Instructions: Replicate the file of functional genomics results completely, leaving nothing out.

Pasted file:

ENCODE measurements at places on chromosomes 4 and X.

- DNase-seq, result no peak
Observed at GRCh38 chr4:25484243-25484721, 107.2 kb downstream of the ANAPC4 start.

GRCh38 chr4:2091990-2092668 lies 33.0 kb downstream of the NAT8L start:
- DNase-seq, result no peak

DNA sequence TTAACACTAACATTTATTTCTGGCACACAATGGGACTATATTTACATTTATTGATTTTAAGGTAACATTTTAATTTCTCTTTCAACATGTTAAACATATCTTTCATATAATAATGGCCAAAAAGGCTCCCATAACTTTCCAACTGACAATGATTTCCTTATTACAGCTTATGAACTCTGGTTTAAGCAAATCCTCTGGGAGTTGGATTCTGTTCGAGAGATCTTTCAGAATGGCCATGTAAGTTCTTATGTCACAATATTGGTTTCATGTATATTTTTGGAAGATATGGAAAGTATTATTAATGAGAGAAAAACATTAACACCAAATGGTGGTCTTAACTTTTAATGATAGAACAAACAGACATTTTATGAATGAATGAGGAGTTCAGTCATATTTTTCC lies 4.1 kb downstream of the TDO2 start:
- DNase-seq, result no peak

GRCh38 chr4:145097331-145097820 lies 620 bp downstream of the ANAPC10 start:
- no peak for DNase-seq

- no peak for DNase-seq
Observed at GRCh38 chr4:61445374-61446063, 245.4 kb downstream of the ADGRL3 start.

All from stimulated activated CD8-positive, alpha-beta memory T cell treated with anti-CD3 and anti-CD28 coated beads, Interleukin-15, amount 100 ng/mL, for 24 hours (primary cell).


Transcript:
ENCODE measurements at places on chromosomes 4 and X.

- DNase-seq, result no peak
Observed at GRCh38 chr4:25484243-25484721, 107.2 kb downstream of the ANAPC4 start.

GRCh38 chr4:2091990-2092668 lies 33.0 kb downstream of the NAT8L start:
- DNase-seq, result no peak

DNA sequence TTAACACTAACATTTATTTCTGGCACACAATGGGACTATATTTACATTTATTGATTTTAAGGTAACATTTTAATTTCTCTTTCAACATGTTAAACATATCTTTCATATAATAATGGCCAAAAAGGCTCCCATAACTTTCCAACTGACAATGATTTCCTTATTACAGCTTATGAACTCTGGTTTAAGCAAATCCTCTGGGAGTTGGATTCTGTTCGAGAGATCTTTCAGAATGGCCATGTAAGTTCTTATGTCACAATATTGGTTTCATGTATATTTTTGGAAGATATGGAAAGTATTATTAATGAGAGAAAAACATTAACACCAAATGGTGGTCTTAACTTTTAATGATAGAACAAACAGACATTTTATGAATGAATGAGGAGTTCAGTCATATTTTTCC lies 4.1 kb downstream of the TDO2 start:
- DNase-seq, result no peak

GRCh38 chr4:145097331-145097820 lies 620 bp downstream of the ANAPC10 start:
- no peak for DNase-seq

- no peak for DNase-seq
Observed at GRCh38 chr4:61445374-61446063, 245.4 kb downstream of the ADGRL3 start.

All from stimulated activated CD8-positive, alpha-beta memory T cell treated with anti-CD3 and anti-CD28 coated beads, Interleukin-15, amount 100 ng/mL, for 24 hours (primary cell).